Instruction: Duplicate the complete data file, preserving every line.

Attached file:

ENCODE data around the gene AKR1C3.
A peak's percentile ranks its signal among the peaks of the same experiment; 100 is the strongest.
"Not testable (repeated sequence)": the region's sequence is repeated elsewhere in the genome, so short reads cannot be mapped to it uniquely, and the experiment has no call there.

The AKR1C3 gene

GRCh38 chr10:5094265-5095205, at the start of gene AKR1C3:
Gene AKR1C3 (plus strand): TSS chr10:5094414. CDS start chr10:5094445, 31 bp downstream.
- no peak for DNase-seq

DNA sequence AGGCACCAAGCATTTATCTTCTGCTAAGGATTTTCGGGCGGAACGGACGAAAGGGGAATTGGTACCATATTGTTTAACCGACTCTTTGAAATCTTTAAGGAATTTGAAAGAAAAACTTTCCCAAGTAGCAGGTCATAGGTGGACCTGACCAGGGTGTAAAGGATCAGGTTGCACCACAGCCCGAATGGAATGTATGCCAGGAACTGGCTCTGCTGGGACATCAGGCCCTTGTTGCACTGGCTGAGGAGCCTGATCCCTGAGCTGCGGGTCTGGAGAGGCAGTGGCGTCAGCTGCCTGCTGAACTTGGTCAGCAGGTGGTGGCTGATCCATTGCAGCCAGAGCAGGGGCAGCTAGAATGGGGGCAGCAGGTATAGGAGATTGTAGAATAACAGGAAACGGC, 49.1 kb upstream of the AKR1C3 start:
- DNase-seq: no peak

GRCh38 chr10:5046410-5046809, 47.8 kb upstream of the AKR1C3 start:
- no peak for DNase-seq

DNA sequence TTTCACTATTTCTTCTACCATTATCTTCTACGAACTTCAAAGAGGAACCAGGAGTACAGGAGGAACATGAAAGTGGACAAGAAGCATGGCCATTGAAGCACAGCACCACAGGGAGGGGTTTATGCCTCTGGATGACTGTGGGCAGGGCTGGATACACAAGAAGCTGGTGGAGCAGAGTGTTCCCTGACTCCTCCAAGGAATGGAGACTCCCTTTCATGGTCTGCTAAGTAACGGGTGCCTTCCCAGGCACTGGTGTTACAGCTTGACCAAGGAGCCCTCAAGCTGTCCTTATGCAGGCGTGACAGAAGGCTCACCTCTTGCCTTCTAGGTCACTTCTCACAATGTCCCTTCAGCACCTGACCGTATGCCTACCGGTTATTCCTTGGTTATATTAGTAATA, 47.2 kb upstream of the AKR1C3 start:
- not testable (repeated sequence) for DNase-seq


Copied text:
ENCODE data around the gene AKR1C3.
A peak's percentile ranks its signal among the peaks of the same experiment; 100 is the strongest.
"Not testable (repeated sequence)": the region's sequence is repeated elsewhere in the genome, so short reads cannot be mapped to it uniquely, and the experiment has no call there.

The AKR1C3 gene

GRCh38 chr10:5094265-5095205, at the start of gene AKR1C3:
Gene AKR1C3 (plus strand): TSS chr10:5094414. CDS start chr10:5094445, 31 bp downstream.
- no peak for DNase-seq

DNA sequence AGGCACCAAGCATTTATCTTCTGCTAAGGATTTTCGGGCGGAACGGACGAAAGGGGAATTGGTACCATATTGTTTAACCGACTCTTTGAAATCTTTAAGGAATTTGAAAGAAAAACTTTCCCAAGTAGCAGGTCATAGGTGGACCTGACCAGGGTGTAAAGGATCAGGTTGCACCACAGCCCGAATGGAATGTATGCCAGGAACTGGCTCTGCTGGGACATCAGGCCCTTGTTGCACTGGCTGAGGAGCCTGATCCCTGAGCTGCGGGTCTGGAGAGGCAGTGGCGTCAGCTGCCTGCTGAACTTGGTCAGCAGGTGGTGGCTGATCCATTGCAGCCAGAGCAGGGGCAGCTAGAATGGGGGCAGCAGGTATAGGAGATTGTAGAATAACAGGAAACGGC, 49.1 kb upstream of the AKR1C3 start:
- DNase-seq: no peak

GRCh38 chr10:5046410-5046809, 47.8 kb upstream of the AKR1C3 start:
- no peak for DNase-seq

DNA sequence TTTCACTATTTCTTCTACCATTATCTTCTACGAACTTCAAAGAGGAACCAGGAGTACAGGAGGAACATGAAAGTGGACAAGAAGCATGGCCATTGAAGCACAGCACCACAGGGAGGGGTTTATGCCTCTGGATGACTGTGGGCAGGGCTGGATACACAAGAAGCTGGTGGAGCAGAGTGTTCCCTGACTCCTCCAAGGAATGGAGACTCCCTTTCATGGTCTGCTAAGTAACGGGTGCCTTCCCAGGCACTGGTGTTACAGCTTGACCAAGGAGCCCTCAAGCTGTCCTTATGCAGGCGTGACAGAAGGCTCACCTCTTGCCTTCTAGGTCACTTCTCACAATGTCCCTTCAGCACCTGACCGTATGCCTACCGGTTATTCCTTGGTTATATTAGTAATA, 47.2 kb upstream of the AKR1C3 start:
- not testable (repeated sequence) for DNase-seq